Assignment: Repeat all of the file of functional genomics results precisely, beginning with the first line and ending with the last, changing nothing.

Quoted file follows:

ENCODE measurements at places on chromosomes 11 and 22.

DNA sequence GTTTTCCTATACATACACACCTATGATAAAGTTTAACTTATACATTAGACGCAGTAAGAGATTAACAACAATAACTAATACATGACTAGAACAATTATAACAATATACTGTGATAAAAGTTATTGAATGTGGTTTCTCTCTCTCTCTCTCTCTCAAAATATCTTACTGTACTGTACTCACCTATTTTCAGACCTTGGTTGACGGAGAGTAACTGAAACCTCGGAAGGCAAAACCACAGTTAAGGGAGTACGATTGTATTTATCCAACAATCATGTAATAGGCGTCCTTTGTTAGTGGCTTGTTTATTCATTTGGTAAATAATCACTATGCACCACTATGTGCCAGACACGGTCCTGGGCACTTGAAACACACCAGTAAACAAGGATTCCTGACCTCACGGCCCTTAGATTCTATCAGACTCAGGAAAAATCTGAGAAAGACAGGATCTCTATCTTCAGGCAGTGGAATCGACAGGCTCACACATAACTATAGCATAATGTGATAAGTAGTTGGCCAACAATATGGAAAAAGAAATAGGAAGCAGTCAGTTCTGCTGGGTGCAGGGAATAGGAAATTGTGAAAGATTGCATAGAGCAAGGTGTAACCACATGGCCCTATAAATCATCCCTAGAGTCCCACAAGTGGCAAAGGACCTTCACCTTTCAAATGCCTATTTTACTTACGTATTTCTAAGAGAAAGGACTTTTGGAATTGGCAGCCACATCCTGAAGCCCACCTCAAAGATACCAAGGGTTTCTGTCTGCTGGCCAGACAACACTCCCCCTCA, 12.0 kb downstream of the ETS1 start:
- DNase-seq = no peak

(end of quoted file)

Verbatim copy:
ENCODE measurements at places on chromosomes 11 and 22.

DNA sequence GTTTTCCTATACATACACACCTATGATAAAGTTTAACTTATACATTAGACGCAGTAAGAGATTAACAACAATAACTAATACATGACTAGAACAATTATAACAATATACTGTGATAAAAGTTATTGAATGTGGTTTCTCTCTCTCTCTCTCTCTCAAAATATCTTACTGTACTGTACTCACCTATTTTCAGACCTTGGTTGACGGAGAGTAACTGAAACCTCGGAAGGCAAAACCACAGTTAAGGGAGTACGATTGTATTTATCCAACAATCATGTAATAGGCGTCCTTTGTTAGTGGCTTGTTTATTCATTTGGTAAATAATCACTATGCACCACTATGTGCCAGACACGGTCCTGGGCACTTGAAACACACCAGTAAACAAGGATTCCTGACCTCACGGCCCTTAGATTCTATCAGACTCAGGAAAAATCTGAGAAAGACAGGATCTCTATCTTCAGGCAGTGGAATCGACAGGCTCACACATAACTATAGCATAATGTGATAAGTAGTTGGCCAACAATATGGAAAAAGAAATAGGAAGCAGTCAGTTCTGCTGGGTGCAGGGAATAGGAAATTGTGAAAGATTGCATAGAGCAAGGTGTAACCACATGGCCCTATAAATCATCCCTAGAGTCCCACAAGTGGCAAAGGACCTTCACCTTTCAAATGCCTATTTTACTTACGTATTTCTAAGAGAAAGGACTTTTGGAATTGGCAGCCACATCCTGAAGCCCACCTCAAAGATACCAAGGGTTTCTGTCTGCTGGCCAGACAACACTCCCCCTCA, 12.0 kb downstream of the ETS1 start:
- DNase-seq = no peak